Not sure where the guy reckons that he has trouble removing an alloy wheel comes from, I never had a problem with either the custom wheels on my pickup some years ago or on my T5 camper both of which had spare wheels. As regards not having punctures very often, I have had three since 1998 all of which meant I had to have a new tyre as the tyre split so if I had not had a spare, I would have had problems, as it was I was on my way in 10 to 15 minutes.
As regards the wind down windows, great. We had a VW T5 camper with electric windows, mirrors and the 6 speed box Now where we live there are a lot of narrow lanes and those mirrors stick out a long way although I never broke one but last year we swopped it for a VW T4 coachbuilt, half a metre longer, half a metre higher but slightly more narrow. The T5 pushed out 145 BHP, the T4 102 and it weights 200 Kgs more so it is not fast but with it's wind down windows and mirrors that have to be adjusted by hand and you have to drive like vehicles of old. My wife loves it. Our other vehicle is my wife's car, she has owned it longer than she has known me, a 2004 Vauxhall Zafira she bought new and had a stainless exhaust put on it which it is still and with 147,000 miles from new I have to admit I am surprised how reliable it has been, she has hardly spent any money on it apart from normal replacements. I replaced the Continental tyres with Michelins when I first knew her. My garage tells me I ought to buy her a new car, I told him he must be joking, you would not get the amount of stuff we get in that in an SUV.

aufdermaur    on 18 February 2020

God you comment regulars are such old fogeys. Maybe YOU are the ones who are out of touch.

Mino    on 18 February 2020

I don't get the "hood ornament".. I can't think of many cars that the oldsters would have driven that ever had one. Unless they reminisce for their dad's old Morris or something...? But yes, the oldies have a lot of sense.. Electronic anything is just something else to go wrong in 5 or 6 years time that can only be fixed by replacing a control computer or module... £600 to you squire (never mind that a TVm which is just as complex can be bought for £300)... and that's if they even make them any more.

New cars... just portable landfill, isn't it? :D

Edited by Mino on 18/02/2020 at 07:51

Ian Bickerton    on 18 February 2020

I’m surprised the survey didn’t highlight the lack of a comfortable ride in modern cars. I grew up with the French cars of the 60s to 80s and Jaguar XJ , which managed to combine a comfortable ride width good handling. The Peugeot 504 was a supremely comfortable long distance tourer. After a back operation I’m now having to sell my 4WD (in Aus) for a more comfortable SUV and was considering the Citroen C5, sadly I found your jokey, dismissive video review of the C5 very poor. It just reinforces what a lot of retirees think of the attitude car manufacturers to our requirements.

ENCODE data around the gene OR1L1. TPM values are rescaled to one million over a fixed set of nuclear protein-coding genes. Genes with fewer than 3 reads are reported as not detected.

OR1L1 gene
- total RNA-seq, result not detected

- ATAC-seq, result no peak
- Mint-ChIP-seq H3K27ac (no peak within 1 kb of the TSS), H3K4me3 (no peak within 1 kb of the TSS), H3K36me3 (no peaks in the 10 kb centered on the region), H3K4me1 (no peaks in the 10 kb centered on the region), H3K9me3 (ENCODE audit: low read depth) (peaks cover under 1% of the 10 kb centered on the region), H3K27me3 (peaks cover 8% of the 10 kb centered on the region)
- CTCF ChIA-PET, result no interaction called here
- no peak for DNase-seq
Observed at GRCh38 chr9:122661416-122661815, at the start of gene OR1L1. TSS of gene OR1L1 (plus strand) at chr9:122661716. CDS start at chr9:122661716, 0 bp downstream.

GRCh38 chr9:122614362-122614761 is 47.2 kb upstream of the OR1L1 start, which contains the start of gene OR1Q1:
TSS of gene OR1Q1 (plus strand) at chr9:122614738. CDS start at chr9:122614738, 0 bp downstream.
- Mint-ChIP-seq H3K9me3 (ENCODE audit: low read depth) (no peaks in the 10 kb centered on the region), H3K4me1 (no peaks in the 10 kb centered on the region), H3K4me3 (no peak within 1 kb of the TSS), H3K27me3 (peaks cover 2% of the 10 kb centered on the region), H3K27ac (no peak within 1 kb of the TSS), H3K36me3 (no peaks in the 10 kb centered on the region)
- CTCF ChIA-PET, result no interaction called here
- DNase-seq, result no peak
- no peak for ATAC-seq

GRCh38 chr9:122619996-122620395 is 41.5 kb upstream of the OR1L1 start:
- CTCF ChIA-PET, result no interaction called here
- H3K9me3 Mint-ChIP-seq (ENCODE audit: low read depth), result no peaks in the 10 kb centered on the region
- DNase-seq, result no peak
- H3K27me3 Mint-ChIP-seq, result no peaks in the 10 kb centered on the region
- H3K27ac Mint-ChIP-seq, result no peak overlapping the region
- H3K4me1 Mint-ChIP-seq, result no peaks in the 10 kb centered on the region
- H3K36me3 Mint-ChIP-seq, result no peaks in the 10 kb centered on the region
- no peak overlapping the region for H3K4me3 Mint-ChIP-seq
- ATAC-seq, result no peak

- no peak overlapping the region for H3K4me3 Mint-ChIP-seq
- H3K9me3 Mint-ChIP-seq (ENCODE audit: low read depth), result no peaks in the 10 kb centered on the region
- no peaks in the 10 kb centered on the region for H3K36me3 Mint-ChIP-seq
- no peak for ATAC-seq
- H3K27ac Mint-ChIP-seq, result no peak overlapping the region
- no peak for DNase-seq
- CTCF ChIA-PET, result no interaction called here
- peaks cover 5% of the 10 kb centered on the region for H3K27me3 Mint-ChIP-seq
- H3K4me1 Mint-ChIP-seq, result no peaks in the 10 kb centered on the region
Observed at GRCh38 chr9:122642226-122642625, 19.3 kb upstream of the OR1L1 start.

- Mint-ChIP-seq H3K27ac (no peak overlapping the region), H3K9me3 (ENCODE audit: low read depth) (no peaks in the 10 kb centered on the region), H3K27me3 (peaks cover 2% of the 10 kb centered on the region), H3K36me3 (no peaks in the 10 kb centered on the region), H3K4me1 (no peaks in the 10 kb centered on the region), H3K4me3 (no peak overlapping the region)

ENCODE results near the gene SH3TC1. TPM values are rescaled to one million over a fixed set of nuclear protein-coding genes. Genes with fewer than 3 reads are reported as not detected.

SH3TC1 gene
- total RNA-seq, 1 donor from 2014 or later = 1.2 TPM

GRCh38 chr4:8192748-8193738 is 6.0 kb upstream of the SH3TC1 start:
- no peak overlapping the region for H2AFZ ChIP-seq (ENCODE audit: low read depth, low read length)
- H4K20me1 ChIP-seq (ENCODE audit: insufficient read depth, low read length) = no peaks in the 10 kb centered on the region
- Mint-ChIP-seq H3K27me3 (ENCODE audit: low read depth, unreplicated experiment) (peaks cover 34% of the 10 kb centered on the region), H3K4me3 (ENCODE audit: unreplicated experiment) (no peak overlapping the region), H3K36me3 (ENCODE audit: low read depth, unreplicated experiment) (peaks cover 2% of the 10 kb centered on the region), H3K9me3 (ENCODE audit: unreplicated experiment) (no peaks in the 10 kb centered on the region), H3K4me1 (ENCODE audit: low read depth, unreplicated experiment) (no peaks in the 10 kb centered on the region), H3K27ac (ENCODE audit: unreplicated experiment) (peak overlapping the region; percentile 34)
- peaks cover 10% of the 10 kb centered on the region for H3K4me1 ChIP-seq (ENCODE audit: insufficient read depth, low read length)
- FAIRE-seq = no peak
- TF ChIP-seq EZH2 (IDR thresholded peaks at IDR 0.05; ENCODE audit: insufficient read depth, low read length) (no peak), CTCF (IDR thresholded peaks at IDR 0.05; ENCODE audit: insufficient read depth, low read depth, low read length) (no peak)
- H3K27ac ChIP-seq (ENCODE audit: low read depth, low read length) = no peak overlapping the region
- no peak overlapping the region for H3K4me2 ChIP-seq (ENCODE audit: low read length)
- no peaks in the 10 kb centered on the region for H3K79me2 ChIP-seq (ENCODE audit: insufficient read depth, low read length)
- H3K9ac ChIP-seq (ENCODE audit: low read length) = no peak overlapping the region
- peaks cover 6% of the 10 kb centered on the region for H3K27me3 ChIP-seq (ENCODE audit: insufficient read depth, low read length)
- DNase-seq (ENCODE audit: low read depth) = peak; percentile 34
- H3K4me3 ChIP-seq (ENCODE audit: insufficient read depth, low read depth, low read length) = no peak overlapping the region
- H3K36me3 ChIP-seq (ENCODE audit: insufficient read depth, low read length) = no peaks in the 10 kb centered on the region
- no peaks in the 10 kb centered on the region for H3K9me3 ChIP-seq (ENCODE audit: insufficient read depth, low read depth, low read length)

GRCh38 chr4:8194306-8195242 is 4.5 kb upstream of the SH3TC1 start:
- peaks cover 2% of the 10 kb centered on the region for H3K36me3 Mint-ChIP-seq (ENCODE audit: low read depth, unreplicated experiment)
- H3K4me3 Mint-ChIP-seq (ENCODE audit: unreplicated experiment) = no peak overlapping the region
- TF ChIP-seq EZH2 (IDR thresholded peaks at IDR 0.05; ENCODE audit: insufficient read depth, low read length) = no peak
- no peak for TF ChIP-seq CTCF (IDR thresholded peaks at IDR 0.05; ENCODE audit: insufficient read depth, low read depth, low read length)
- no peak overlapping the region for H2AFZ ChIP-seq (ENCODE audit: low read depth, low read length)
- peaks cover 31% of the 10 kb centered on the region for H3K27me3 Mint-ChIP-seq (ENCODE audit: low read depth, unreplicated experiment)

Caracal    on 18 February 2020

I've just replaced my new Volvo V90 with an 18 year old BMW E39 530i. Why? Well, the Volvo, brimming with technology, was to my mind unsafe and unpleasant to drive, requiring the use of a laptop touchscreen in the centre consul to carry out even basic interactions, and with the car making independent and debatable judgements about steering, braking and parking. Oh, and the voice control more often than not misheard or misinterpreted spoken instructions - especially when the sunroof was open or passengers were chatting. The 2002 BMW 530i on the other hand concerns itself only with having superbly engineered engine, transmission, suspension etc, and leaves me to do the driving. I interact with the car through clearly labelled buttons and knobs. Simple! So, I'm actually enjoying my driving again - and although I can't communicate through social media whilst on the move (heaven forbid), or stream the latest rap music (heaven forbid) - I can listen to the FM radio, to the cassette player, and to the multi changer CD system. Oh, and did I mention the BMW has got a real handbrake!
Happy days.

madf    on 18 February 2020

I miss the dilithium matrix and the flux capacitor and the inability to achieve Warp 5

Dragonetti    on 18 February 2020

Some mighty strange things there. Somebody misses chrome trim? Just another thing to look unpleasant without weekly polishing. Wooden steering wheels? Get real folks. Who needs death by a thousand splinters?
They’ll be telling us next that they miss carburettors and chokes. Add in contact breaker points and you’re right back in the days of my first cars. I remember fondly that feeling of would it start, would it flood, would it complete the journey, would it need complicated servicing after three thousand miles.
The list goes on. I’m only 70 minus a few months so not completely out of it yet but after having driven 30,00 miles per annum in varying unreliable death traps as a young man I’m more than happy with modern cars that start reliably, don’t break down, are quiet and comfortable and as a bonus are likely to let you survive a considerable impact if the worst happens.
Strange thing nostalgia when it comes to reliability and safety.

edlithgow    on 18 February 2020

WOT, no quarter light?